ANTARCTIC BLOG: Arriving at the Polar plateau

23 January, 2017

A new blog post from atmospheric and glaciochemist Markus Frey who’s just arrived on the Polar plateau as part of the ISOL-ice research project. Read the team’s earlier post here.

Halley Station 75°35′ S, 26°25′ W, 35 m amsl

20 December 2016

In the early hours of the morning, we woke up to a magnificent sight of the Brunt Ice Shelf. The RRS Ernest Shackleton moored up alongside the sea ice. A couple of Adelie Penguins waddled up to greet us. Ship relief was under way immediately. Our science cargo came off first as priority and we were driven up to Halley research Station in a Sno-cat. At Halley, Becky and Holly checked and ordered the science cargo at the skiway for the flights to Kohnen Station and then waited for a suitable weather window for Markus to fly across from Rothera. It took another 10 days until he finally arrived … Antarctic weather conditions are very unpredictable indeed!

Markus waiting at the gate of Halley International Airport for his flight to Kohnen station

Kohnen Station 75ºS 0ºW, 2890 m amsl – air temperature -28ºC, wind speed 3knts, clear skies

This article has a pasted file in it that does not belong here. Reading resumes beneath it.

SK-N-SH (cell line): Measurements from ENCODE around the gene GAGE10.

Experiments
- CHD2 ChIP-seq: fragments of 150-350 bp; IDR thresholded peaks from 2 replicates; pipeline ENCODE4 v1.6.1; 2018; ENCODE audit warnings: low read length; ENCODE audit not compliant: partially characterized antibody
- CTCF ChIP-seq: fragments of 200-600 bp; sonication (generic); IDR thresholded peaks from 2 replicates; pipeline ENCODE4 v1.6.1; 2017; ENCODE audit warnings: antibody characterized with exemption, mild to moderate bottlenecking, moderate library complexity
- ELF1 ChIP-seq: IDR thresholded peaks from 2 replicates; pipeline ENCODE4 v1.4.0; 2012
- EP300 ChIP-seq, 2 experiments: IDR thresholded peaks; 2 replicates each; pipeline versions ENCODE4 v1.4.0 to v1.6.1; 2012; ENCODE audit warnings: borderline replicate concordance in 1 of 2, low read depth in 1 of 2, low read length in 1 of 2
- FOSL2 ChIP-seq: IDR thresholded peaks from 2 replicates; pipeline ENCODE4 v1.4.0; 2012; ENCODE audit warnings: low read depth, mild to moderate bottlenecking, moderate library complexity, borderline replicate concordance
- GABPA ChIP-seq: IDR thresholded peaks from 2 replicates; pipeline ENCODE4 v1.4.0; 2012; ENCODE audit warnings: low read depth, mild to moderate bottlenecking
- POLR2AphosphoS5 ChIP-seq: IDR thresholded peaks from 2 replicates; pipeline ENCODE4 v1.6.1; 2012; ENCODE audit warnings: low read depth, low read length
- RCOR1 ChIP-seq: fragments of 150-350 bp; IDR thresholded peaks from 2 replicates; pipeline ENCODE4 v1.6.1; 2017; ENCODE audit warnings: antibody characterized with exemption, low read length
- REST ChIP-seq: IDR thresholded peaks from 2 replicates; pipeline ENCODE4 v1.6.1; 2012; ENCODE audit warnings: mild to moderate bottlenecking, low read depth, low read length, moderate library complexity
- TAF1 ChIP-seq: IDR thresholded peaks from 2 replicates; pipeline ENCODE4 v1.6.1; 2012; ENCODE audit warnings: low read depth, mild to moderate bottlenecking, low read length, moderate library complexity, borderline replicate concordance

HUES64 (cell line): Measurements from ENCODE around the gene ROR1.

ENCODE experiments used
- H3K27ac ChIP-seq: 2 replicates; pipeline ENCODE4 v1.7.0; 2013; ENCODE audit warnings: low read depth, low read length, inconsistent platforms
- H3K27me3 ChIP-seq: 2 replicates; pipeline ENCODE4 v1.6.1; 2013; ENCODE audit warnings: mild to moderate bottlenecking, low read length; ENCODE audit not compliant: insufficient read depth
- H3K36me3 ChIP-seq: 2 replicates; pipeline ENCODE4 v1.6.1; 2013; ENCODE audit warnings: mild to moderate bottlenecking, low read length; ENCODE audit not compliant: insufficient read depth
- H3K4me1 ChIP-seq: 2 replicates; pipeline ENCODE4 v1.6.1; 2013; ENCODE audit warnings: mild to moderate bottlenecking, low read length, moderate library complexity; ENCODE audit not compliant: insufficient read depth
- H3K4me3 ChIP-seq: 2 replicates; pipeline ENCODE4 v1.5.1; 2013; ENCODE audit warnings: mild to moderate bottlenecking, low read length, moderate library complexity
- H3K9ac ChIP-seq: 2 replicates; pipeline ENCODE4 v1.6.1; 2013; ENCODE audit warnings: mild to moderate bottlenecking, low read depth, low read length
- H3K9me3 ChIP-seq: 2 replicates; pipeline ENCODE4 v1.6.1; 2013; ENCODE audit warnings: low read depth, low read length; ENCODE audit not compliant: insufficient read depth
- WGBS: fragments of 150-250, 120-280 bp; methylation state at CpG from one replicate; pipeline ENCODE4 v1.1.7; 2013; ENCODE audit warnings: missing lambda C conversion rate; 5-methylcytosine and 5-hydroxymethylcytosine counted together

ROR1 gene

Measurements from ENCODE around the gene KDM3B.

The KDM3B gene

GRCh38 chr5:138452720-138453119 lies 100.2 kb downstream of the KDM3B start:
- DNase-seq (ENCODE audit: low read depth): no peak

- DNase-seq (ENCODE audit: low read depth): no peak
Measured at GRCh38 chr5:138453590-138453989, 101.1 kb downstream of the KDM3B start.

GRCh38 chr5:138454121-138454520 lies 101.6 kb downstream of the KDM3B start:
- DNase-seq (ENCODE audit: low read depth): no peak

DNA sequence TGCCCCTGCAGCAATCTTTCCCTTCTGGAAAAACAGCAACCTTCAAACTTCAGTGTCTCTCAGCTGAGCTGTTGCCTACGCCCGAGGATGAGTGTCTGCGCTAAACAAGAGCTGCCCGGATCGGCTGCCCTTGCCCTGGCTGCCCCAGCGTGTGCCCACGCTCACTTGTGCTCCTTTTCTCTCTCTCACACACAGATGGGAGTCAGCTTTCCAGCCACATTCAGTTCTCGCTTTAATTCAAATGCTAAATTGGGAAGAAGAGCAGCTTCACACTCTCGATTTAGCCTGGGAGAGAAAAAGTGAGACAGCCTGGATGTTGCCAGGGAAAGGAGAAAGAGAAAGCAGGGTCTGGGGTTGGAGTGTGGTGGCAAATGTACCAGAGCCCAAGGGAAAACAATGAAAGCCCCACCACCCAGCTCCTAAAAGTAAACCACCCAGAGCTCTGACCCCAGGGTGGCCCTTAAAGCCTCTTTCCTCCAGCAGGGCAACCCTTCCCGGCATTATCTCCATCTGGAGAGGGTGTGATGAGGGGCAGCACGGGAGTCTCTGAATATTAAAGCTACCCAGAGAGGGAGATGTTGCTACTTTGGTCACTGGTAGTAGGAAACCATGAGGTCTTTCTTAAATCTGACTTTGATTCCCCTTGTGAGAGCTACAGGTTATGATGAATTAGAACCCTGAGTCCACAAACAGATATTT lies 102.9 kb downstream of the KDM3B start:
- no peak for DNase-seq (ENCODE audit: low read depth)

10 January 2017

The German Kohnen Station sits high on the East Antarctic Plateau about 550 km inland from the Antarctic coast. The station was established by the Alfred Wegener Institute (AWI) in 2001 to drill one of the two EPICA (European Ice Core Drilling in Antarctica) ice cores reaching in 2006 a final depth of more than 2700 m. Kohnen is only operated in summer, which allows ice core, climatology, glaciology and atmospheric chemistry studies to be carried out in the remote parts of Dronning Maud Land.

The Bivak Shelter at the clean air site with our suite of atmospheric instruments and Kohnen station in the background

It took four BAS Twin Otter aircraft flights to get the field party (Becky, Markus and Holly) and our 2.5 tons of science cargo to Kohnen Station. The flight from Halley to Kohnen station took 3 hours. We flew over the new Halley 6a station site and the Heimefrontfjellea mountain range. Once arrived, it took a couple of days to acclimatise to the high elevation. We have been treated with outstanding German hospitality and cuisine, including Berliner (jam filled buns), Bretzel, Strudel, an amazing selection of sweet treats (Hanuta, Ritter Sport, Haribo) and soups (Maultaschen, Eierfetzen), smoked salmon from Bremerhaven … Guten Appetit!

We have set up a suite of atmospheric instruments at the “flux site” in the clean air sector which is approx. 350 m from the main station. The atmospheric instruments are monitoring nitrogen oxides, ozone, turbulent flux and down welling irradiance and will run for the whole duration of the campaign. We have also been taking daily aerosol and surface snow samples.